Jan Spreeman might be the best example of what Stillwater’s Human Rights Award means, according to one Human Rights Commission member.
“Jan represents the very essence of this award,” said Don Hovland a commission member and long-time friend and colleague of Spreeman. “His days are spent in caring for every person he meets, he is a giver in all areas and he uses his higher levels of thinking and engages the community to make a difference in the world.”
Spreeman was presented the Human Rights Award Tuesday night by the Stillwater City Council and Human Rights Commission. Spreeman was honored for his service as a social studies teacher at Stillwater’s junior and senior high schools.
Spreeman’s retired from teaching but throughout his life, he promoted understanding of cultures and allowed people to seek their own meaning in life through teaching.
“(Winning the award) is a complete shock, It’s just a wonderful thing,” Spreeman said. “I really feel the way that some folks I’ve talked to about this, that hopefully there’ll come a day for human rights when we won’t need awards to recognize the work we do and it will just be commonplace.”
In the past Spreeman has served as a member on SEED, implemented world religions classes at the schools and also had community education classes on the topic. He created philosophy classes at the high school with the help of his students. Spreeman’s also made a difference on an international level by participating in Books for Botswana.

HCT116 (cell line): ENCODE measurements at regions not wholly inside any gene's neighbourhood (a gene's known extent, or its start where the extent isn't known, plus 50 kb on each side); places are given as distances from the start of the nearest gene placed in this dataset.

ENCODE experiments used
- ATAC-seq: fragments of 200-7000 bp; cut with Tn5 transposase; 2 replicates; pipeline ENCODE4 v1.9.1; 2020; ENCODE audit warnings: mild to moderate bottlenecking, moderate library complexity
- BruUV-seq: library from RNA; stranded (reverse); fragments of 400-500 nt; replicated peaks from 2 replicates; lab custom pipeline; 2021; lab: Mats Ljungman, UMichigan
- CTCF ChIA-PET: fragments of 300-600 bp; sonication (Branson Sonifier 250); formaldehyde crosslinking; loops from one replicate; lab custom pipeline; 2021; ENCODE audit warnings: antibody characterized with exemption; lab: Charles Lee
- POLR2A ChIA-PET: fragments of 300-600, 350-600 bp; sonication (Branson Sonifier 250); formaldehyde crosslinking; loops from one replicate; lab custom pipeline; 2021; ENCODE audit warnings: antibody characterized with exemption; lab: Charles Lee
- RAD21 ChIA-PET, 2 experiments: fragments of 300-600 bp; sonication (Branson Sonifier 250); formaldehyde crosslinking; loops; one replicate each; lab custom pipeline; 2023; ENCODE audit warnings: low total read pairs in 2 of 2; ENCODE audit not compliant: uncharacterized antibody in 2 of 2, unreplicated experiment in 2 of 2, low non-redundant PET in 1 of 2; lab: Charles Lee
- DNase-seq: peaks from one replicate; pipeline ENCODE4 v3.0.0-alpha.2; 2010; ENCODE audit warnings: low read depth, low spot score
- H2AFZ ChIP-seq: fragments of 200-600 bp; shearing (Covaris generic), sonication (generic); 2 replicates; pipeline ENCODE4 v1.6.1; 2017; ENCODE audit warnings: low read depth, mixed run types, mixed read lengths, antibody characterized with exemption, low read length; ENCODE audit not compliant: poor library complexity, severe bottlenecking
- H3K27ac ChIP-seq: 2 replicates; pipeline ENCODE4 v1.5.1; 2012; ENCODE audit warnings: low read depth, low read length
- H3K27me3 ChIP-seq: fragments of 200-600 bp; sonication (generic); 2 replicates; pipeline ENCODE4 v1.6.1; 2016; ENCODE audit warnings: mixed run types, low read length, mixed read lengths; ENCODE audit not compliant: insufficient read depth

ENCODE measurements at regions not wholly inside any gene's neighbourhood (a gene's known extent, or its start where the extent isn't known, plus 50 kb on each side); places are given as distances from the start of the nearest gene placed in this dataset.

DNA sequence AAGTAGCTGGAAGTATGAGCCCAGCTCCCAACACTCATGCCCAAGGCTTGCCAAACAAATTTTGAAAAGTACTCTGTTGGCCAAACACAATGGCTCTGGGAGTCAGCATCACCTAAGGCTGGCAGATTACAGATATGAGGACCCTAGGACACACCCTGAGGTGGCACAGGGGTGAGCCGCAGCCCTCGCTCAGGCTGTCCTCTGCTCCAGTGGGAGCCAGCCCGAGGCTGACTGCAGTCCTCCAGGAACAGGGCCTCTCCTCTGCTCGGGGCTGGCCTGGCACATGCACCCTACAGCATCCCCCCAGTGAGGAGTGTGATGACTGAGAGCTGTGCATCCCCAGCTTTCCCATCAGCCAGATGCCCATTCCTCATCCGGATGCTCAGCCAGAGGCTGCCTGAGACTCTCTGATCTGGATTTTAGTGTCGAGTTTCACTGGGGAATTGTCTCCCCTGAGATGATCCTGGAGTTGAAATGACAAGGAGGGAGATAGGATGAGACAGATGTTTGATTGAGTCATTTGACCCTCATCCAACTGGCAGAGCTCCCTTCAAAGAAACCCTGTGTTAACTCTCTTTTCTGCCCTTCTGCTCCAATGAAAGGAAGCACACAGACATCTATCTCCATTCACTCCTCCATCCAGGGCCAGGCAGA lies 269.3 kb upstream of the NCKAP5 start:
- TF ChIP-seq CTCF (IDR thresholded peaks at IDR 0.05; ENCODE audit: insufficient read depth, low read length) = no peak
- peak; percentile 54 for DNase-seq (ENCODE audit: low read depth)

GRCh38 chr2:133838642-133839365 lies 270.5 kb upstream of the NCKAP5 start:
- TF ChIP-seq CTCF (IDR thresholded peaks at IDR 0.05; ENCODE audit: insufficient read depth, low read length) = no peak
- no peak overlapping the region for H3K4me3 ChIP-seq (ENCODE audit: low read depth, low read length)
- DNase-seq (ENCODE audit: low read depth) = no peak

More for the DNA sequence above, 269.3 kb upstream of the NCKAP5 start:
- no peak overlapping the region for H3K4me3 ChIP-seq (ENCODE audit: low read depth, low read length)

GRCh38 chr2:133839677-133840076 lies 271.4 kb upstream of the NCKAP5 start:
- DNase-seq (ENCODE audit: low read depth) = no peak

“Jan’s never stopped learning. He’s one of those people who worried about what he didn’t know, learned what he could and passed on his knowledge to students and the wider community.” Hovland said. “He connects with students that are both learning disabled and absolutely brilliant. He’s the kind of teacher that makes an impact and has students visit him year after year.”
Spreeman believes that everyone can make a difference in the world and how you do that depends on who you are.
“Ask yourself what you can bring to the table, what are your strengths. But don’t just sit around and think about that, think about where you can apply those strengths: a food shelf, a church or another community agency,” he said. “It’s also important to join things that are worthy.”
Spreeman believes that the award reflects not only on him but the community as well.
“I’d like to use the opportunity to give a big fat thank you to everyone that’s supported me throughout my work,” he said. “My life has been a reward and the people in it have been the prizes. I feel if I do my job to help people be the best they can be we can change things for the better. (The award) is a lovely, wonderful gesture and I appreciate it very much.”